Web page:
Ayushmann Khurrana: Films must cause discomfort to the comforted
Recounting his first brush with caste divide in college, Ayushmann Khurrana talks about why movies like Article 15 are essential
Give him a drama with a social issue at its heart and you can count on Ayushmann Khurrana to throw his might behind it. His penchant to tell relevant stories aside, the actor says that the decision to front Anubhav Sinha's Article 15 — that takes on the rampant caste discrimination in India — stemmed from a personal space. Khurrana recounts how an incident during his junior college days brought him face-to-face with the harsh impact of caste divide.
"I remember, the topper in my class secured a seat in one of the engineering colleges in Chandigarh. That was when my batch mates realised that he belonged to the reserved category. [The revelation] impacted the guy deeply because he did not want his caste to be known; he went into depression. This incident shows that it is deep-rooted in our society, and people develop complexes. We need to treat everybody at par," says the actor, who also supports an NGO in Delhi that provides a dignified and alternative livelihood to women ragpickers.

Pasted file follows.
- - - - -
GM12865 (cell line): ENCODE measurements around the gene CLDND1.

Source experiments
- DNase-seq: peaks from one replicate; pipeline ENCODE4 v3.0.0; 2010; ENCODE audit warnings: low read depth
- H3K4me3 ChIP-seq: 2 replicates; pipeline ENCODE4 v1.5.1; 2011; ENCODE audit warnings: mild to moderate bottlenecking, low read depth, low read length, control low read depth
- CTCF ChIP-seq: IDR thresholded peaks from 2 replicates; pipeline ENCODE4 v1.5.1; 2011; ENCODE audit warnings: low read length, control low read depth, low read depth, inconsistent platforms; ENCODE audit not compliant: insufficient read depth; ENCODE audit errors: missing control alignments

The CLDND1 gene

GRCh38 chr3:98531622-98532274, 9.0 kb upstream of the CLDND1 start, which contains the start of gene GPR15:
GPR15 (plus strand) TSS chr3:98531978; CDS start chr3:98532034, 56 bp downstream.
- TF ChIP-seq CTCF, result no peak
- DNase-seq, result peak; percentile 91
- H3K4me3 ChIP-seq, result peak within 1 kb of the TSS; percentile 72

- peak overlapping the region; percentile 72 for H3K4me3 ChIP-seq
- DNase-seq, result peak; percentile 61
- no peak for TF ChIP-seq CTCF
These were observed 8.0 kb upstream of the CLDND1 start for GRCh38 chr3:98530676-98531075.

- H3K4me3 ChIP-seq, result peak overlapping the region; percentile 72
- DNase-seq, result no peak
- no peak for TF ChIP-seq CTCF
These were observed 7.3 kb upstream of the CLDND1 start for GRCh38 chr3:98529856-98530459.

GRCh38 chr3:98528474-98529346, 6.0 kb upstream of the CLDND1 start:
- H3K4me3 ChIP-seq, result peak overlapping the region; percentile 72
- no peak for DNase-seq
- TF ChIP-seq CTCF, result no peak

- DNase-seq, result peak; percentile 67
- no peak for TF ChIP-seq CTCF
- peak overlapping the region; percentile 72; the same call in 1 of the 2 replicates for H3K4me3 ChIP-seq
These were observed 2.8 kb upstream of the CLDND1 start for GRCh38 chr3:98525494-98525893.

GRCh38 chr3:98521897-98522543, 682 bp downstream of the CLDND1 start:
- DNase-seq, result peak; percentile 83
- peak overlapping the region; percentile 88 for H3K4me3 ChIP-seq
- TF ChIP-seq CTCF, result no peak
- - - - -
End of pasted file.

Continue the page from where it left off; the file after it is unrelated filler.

It is to Khurrana's credit that he has tackled difficult subjects — be it sperm donation in Vicky Donor (2012) or erectile dysfunction in Shubh Mangal Saavdhan (2017) — with sensitivity. While he understands the appeal of escapist masala films, he emphasises that cinema should also mirror the evils prevalent in society. "Cinema, as a piece of art, should comfort and probably provide discomfort to the comforted. This is a film that raises questions about casteism. So, as an aware citizen and a socially-conscious artiste, it was my responsibility to do the film."
Also read: Article 15 Movie Review: Real and riveting!
The actor isn't flustered that the movie has drawn the ire of several fringe groups, who allege that it depicts the Brahmin community in poor light. "It is a sensitive issue, but we have not offended anybody. You need to watch the movie, and then protest."
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